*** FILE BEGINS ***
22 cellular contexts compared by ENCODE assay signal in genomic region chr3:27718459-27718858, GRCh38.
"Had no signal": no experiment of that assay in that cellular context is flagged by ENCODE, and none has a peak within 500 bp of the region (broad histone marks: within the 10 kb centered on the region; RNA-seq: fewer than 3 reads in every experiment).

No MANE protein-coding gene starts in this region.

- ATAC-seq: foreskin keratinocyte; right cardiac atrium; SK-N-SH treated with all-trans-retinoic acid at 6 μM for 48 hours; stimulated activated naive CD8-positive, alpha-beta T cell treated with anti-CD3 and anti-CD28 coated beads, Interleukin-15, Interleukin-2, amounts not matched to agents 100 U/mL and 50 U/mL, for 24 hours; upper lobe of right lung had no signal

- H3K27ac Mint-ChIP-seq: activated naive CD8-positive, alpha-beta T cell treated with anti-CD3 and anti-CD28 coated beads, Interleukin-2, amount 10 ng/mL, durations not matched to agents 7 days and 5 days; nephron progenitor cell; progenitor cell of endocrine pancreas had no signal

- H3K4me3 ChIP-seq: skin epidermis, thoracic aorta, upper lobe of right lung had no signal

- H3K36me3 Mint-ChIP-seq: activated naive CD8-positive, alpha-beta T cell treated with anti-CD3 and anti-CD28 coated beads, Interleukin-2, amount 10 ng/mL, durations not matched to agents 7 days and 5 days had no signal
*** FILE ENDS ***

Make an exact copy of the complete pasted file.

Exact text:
22 cellular contexts compared by ENCODE assay signal in genomic region chr3:27718459-27718858, GRCh38.
"Had no signal": no experiment of that assay in that cellular context is flagged by ENCODE, and none has a peak within 500 bp of the region (broad histone marks: within the 10 kb centered on the region; RNA-seq: fewer than 3 reads in every experiment).

No MANE protein-coding gene starts in this region.

- ATAC-seq: foreskin keratinocyte; right cardiac atrium; SK-N-SH treated with all-trans-retinoic acid at 6 μM for 48 hours; stimulated activated naive CD8-positive, alpha-beta T cell treated with anti-CD3 and anti-CD28 coated beads, Interleukin-15, Interleukin-2, amounts not matched to agents 100 U/mL and 50 U/mL, for 24 hours; upper lobe of right lung had no signal

- H3K27ac Mint-ChIP-seq: activated naive CD8-positive, alpha-beta T cell treated with anti-CD3 and anti-CD28 coated beads, Interleukin-2, amount 10 ng/mL, durations not matched to agents 7 days and 5 days; nephron progenitor cell; progenitor cell of endocrine pancreas had no signal

- H3K4me3 ChIP-seq: skin epidermis, thoracic aorta, upper lobe of right lung had no signal

- H3K36me3 Mint-ChIP-seq: activated naive CD8-positive, alpha-beta T cell treated with anti-CD3 and anti-CD28 coated beads, Interleukin-2, amount 10 ng/mL, durations not matched to agents 7 days and 5 days had no signal